"How many scientists does it take to establish that a consensus does not exist on global warming?"


    How many, indeed?

    Solomon, author of The Deniers: The World Renowned Scientists Who Stood Up Against Global Warming Hysteria, Political Persecution, and Fraud**And those who are too fearful to do so, reminds us that 32,000 scientists have now signed the "Oregon petition," which states that

    "We urge the United States government to reject the global warming agreement that was written in Kyoto, Japan in December, 1997, and any other similar proposals. The proposed limits on greenhouse gases would harm the environment, hinder the advance of science and technology, and damage the health and welfare of mankind.

    There is no convincing scientific evidence that human release of carbon dioxide, methane, or other greenhouse gasses is causing or will, in the foreseeable future, cause catastrophic heating of the Earth's atmosphere and disruption of the Earth's climate. Moreover, there is substantial scientific evidence that increases in atmospheric carbon dioxide produce many beneficial effects upon the natural plant and animal environments of the Earth."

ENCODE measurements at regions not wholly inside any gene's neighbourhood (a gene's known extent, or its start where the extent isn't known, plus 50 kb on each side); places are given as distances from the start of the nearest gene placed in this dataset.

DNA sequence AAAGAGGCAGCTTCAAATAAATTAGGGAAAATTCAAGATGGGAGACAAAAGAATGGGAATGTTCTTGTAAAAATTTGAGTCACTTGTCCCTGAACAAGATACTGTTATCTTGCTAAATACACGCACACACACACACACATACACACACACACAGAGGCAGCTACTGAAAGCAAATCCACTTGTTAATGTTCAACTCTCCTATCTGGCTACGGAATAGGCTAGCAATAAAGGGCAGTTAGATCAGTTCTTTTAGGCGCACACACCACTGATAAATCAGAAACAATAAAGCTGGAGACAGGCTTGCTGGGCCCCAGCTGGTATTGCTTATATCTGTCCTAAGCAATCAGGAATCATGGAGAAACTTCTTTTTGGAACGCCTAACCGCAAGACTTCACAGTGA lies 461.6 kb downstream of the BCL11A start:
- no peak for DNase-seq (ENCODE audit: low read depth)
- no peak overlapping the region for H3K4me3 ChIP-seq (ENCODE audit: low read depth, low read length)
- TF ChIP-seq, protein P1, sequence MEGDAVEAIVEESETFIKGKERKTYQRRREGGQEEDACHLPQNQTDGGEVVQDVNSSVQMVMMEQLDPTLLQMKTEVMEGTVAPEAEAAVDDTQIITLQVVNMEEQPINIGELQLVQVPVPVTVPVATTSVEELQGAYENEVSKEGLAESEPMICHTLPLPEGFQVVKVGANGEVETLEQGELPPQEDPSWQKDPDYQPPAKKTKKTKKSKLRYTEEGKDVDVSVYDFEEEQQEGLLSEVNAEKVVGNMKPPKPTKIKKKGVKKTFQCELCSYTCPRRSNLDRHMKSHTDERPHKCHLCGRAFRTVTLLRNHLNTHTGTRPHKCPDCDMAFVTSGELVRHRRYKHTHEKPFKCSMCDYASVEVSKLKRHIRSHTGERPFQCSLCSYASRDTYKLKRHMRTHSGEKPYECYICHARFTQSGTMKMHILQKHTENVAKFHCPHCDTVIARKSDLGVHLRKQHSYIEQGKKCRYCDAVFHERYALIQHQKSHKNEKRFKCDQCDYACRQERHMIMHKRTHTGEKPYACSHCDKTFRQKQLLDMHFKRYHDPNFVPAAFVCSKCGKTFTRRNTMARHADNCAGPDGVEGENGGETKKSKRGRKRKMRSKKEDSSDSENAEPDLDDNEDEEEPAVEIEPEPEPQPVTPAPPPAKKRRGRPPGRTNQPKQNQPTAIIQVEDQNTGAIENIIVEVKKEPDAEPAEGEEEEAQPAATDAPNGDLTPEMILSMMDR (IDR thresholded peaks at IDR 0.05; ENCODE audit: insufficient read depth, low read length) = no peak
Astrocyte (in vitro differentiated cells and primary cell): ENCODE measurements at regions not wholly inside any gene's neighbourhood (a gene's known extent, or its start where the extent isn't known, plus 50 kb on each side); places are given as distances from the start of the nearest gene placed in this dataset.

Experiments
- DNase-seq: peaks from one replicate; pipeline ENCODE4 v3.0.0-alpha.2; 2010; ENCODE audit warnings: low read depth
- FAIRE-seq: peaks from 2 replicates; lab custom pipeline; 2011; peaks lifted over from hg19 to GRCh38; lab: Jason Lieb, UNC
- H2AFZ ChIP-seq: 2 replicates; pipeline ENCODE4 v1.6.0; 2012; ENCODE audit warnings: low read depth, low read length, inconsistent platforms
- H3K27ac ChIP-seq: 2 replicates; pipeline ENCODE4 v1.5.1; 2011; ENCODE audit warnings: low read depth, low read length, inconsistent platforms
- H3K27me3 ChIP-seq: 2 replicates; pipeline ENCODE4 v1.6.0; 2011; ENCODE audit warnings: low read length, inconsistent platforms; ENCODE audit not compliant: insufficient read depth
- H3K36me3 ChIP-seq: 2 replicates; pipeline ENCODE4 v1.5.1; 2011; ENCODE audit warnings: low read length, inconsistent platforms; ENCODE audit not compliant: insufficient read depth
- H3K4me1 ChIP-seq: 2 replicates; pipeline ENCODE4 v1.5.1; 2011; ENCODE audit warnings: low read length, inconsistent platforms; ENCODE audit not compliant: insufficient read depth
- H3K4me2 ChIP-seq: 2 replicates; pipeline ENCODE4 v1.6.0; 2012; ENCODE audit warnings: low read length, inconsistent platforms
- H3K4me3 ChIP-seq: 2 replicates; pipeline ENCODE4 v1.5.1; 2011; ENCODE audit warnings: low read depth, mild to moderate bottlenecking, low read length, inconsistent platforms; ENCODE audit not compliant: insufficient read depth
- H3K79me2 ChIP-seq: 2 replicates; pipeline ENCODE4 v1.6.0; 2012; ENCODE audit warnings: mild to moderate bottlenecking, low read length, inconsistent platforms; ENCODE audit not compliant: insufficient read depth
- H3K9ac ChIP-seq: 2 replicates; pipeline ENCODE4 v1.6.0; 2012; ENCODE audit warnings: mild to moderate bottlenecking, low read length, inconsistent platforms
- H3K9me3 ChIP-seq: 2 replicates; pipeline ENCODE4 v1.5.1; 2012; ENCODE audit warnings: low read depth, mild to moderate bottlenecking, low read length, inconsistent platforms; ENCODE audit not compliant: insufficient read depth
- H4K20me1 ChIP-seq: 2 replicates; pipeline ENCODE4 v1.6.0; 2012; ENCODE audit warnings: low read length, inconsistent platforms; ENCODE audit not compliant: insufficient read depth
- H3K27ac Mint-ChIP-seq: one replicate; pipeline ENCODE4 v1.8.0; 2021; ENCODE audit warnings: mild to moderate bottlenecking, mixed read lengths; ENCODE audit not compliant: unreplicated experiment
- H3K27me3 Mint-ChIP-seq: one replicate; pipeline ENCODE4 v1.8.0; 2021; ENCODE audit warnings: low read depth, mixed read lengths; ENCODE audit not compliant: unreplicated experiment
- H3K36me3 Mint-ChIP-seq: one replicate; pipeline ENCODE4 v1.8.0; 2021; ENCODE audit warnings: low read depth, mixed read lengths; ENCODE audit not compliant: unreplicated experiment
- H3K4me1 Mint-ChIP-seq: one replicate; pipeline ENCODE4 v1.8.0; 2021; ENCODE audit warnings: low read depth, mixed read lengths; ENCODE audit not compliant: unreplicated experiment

How might anyone of clear mind consider these words from these numbers and still accept claims of scientific consensus? Or calls for any -- let alone immediate -- action?

    Solomon also points out that these dissenting scientists - over 9,000 of whom hold Ph.Ds -- now outnumber the environmentalists that attended the 1992 Earth Summit in Rio that actually kicked off the global warming craze. And, I might add, far exceed the count of UN IPCC "scientists" whose calamitous predictions lie at the very heart of climate hysteria and what Solomon calls "the Kyoto Protocol's corruption of science."

    But will their sheer numbers nullify the "settled science" argument?

    Not if the alarmists have any say it won't. Solomon offers a brief history of attempts to bury all such previous accords. First by mocking the limited number of signatures on earlier appeals, and then -- when the original Oregon petition boasted 17,800 signatories -- claiming duplicate or fraudulent names. And even when all names were ultimately verified as authentic (save one actually planted by agents of Greenpeace), the MSM still ignored their consequence.

    Sixteen years ago, the Rio event attracted over 7,000 journalists who dutifully spread the word of man's inhumanity to his habitat to an appreciative world. Will today's official announcement of 32,000 men and women of science who, by their physical signature, reject mankind's guilt capture any media attention at all?

    Or, for that matter, that of climate experts Gore, Boxer, Lieberman, Warner, Clinton, Obama, or, most despicably -- McCain?

    As the science no longer appears to concern any of them -- don't hold your CO2 polluted breath.
    Last edited by Doc Fluty; 06-20-2008 at 05:10 PM.

  6. #6